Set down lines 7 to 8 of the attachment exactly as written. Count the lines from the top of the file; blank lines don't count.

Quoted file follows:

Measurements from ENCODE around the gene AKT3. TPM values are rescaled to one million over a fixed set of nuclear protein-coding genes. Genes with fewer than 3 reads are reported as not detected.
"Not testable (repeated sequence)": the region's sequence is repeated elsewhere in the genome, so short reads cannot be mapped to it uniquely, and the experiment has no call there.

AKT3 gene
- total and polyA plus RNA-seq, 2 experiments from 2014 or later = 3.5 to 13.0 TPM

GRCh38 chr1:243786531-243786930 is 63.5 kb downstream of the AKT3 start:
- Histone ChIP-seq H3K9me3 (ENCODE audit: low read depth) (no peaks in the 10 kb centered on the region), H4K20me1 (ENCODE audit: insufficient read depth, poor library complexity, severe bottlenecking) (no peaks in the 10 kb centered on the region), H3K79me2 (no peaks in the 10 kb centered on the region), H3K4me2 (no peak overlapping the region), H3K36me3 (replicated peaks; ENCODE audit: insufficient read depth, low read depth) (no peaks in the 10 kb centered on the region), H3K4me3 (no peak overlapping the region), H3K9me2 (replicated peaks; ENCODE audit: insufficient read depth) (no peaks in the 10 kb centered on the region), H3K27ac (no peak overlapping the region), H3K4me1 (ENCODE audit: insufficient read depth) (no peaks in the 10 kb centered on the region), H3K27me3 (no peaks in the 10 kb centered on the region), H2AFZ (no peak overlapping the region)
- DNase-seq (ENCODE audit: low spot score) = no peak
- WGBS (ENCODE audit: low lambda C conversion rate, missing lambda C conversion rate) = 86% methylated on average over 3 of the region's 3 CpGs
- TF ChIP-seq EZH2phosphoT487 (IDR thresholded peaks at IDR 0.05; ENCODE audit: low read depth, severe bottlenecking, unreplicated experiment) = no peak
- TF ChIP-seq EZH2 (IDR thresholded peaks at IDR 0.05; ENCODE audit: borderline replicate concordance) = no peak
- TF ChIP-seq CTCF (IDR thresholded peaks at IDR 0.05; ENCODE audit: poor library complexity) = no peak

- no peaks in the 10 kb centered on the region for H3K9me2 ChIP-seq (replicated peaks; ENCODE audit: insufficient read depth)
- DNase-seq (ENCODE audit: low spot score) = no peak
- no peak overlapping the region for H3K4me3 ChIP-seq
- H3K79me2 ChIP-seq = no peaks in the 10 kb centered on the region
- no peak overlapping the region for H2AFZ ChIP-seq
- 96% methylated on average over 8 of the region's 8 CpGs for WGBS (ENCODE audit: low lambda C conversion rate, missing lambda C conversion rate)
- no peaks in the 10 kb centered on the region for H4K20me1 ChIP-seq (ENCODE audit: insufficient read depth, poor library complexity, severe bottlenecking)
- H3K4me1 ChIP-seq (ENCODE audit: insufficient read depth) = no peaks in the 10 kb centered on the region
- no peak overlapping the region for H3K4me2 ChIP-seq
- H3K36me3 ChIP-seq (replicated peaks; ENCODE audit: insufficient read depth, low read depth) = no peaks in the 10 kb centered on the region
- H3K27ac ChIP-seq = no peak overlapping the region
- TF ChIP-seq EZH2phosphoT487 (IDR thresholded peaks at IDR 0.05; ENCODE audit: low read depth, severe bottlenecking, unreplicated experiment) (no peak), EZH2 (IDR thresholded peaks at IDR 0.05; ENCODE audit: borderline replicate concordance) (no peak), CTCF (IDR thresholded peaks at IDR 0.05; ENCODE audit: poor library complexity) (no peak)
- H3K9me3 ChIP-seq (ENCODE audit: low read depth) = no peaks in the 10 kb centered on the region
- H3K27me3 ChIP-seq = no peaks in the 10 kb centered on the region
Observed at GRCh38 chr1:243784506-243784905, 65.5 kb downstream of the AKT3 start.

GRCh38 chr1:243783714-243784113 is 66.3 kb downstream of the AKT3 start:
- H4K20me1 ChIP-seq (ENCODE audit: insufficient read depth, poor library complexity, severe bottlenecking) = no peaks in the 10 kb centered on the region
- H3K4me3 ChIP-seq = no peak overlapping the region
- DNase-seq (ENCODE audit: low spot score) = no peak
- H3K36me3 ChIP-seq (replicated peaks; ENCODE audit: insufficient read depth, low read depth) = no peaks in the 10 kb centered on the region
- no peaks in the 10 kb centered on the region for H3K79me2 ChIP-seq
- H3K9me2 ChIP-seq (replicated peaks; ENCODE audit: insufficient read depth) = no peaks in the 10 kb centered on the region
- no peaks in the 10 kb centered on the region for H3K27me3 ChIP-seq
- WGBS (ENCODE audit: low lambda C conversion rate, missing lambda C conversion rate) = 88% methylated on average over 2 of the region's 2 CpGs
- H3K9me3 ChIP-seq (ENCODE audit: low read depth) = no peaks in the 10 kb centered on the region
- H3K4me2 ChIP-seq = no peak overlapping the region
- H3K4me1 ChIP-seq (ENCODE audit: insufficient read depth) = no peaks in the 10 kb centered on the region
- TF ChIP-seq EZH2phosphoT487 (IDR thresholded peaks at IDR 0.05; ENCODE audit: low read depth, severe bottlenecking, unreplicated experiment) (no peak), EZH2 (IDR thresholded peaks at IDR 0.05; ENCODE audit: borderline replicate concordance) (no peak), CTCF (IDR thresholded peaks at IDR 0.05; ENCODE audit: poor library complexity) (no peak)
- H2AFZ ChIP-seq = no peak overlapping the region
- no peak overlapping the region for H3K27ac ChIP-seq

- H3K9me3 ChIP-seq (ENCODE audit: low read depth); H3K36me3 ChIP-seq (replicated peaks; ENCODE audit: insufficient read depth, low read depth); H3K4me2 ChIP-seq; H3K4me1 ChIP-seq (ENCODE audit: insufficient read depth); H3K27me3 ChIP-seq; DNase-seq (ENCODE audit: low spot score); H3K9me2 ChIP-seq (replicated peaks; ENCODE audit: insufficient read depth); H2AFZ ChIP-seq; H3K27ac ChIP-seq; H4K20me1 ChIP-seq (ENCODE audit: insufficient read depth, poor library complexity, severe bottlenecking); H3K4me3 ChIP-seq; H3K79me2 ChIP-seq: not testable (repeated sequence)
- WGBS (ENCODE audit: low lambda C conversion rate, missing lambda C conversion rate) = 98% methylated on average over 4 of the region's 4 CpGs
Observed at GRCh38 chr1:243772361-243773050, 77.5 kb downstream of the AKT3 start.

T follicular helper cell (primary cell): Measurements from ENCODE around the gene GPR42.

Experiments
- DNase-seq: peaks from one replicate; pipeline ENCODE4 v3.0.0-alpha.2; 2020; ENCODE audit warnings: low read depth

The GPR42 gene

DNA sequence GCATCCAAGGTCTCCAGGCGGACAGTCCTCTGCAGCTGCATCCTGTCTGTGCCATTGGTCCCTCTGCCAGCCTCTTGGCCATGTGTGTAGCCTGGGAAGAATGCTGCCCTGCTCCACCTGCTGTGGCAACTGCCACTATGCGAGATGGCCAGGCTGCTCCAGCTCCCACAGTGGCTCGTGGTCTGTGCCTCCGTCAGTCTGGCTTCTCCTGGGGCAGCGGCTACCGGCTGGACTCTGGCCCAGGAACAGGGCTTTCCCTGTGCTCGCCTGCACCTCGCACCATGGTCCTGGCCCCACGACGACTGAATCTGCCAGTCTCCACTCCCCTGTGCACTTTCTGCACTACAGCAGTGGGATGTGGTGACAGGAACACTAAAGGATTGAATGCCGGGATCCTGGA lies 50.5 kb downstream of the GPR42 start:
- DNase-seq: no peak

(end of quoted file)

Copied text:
- DNase-seq (ENCODE audit: low spot score) = no peak
- WGBS (ENCODE audit: low lambda C conversion rate, missing lambda C conversion rate) = 86% methylated on average over 3 of the region's 3 CpGs